By Shannon Miller
Assistant News Editor
Students visiting the financial aid, registrar, and advisement departments located in Kumble Hall can discover the interior renovations made to abridge the process of enrollment services.
New flooring was installed throughout the building, and fresh paint was applied to the walls. The advisement and financial aid staff were relocated from the second floor to the first, allowing students to walk in to a more accessible and open floor plan. “The move to the first floor of Kumble Hall was about creating a cohesive department that was easy for students to navigate,” said Michael Berthel, dean of students.
Changes were necessary according to Joanne Graziano, executive director of enrollment services, “to make a student-centered, friendly, and open area for students to quickly seek help. This new area allows students to easily locate their advisor or ask a question,” she said.
A sign-in desk is now a few steps away from the building’s entrance, where a receptionist is available to assist students with their questions. If advisors are unavailable, a new seating area awaits, furnished with couches and tables for students to work.
In addition to the hall’s upgrades, enrollment services is working on improving the customer service experience, according to Berthel. “All of our changes have one goal in mind… we want enrollment services to be a place that is welcoming and energetic for students,” he said.
Kayla Parker, a senior criminal justice and psychology major, works at the sign-in desk, assisting students looking to meet with their adviser or financial aid officer. She’s first to witness students’ reactions as they walk into the building. “They all go upstairs, and then come back downstairs, but other than that, they like it. It’s more open, and it’s easier than walking upstairs,” she said.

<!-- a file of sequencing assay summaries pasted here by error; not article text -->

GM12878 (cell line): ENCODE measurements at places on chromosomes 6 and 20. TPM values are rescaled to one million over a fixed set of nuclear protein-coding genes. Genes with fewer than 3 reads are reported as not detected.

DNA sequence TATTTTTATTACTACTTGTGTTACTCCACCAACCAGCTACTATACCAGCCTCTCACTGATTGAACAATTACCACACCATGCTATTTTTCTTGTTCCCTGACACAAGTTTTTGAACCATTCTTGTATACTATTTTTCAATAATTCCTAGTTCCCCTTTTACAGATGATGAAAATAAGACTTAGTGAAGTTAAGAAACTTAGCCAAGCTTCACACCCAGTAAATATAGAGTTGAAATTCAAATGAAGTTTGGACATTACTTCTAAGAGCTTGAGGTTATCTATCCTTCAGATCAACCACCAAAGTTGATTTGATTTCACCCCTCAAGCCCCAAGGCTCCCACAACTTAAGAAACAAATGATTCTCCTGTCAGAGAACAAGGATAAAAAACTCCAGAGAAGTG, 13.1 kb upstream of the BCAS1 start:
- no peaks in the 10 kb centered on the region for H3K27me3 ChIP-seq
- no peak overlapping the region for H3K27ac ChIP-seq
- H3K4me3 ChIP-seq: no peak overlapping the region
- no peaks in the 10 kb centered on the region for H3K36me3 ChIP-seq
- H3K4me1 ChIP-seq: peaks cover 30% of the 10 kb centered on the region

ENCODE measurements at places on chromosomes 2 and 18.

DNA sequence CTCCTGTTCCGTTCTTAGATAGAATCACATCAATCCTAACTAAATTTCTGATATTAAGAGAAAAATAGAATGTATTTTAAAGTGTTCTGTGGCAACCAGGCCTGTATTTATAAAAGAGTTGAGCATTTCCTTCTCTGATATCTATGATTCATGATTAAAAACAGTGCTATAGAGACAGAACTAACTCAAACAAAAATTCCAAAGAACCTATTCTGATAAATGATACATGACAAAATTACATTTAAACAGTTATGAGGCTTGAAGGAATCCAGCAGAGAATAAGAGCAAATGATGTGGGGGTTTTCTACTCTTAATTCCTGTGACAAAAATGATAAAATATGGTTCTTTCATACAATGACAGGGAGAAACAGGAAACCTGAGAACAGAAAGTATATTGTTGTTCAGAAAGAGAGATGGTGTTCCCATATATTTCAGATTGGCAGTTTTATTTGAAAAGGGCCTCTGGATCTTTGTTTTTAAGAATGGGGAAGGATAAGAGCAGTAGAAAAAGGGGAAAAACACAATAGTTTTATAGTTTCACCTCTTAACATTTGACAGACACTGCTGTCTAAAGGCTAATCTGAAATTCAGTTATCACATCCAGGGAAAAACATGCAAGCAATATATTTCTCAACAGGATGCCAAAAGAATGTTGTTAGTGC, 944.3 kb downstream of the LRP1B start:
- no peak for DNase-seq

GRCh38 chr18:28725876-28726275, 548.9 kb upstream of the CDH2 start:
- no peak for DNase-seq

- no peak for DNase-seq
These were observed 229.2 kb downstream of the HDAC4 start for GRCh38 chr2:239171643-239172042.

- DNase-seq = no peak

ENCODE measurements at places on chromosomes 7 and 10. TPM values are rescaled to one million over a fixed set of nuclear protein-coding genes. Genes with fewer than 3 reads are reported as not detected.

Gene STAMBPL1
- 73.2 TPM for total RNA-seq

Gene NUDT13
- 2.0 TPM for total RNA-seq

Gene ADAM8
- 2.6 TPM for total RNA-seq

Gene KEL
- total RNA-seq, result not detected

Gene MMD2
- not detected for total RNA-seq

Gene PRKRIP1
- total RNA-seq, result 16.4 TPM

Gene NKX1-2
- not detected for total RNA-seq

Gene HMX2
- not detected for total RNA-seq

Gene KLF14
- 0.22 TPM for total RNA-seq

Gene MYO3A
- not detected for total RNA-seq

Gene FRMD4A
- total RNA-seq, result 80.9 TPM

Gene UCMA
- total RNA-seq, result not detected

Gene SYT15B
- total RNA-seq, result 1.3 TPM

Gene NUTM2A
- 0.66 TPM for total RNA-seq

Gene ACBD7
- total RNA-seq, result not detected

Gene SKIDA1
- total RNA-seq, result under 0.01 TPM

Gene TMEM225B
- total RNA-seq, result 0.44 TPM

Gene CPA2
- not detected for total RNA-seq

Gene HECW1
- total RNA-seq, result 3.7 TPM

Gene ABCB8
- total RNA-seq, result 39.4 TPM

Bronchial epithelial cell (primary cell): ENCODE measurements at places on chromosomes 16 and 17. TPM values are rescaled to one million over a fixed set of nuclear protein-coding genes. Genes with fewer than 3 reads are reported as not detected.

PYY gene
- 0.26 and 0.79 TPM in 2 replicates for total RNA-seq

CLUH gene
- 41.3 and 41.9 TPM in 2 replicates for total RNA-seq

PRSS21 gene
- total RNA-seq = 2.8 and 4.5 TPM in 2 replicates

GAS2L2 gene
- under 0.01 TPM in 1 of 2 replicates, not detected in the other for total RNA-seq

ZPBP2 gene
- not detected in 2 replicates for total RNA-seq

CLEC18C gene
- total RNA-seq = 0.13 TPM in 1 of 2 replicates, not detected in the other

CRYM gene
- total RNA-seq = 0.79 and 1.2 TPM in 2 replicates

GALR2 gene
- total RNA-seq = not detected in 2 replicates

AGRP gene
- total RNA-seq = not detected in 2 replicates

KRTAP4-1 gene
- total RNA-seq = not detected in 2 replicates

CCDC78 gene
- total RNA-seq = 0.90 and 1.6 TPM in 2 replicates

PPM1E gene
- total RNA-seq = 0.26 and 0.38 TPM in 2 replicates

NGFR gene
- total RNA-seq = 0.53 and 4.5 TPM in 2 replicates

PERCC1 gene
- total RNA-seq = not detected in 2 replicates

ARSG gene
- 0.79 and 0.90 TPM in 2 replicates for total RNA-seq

For some students, the confusion goes beyond the hall’s new layout. Allie Wise, a senior marketing major who dorms in the campus suites, remains uncertain if the renovations were necessary. “It looks nice, but I just don’t really see the point of it. I feel like it’s kind of useless. There’s still a lot of people waiting; they’re just waiting in a different area,” she said. Wise observed other areas on campus that need upgrading more than Kumble Hall. “The residence halls by far [are] a top priority,” she said, adding that “compared to other schools, they’re just not as modern.”
Marcello Tripoli, senior biology major, is pleased with the Kumble Hall renovations. He worked in the enrollment services department during the previous two semesters and was pleasantly surprised during his first visit after the remodel. “It’s really nice. I just feel like upstairs is less useful now. It used to be spread out, and now it’s a little cramped in here,” he said.
Future use of the second floor by the university has yet to be determined. However, last week, HBO utilized the space for film production of the first two episodes of new television series, “Mrs. Fletcher,” about a divorced woman who jumpstarts her love life, according to Theresa Duggan, director of conference services.
The university staff will discuss different ideas on how they can utilize the second floor space. Berthel suggests, “If a student has an idea on something they think would benefit them, I would encourage them to contact me at firstname.lastname@example.org.”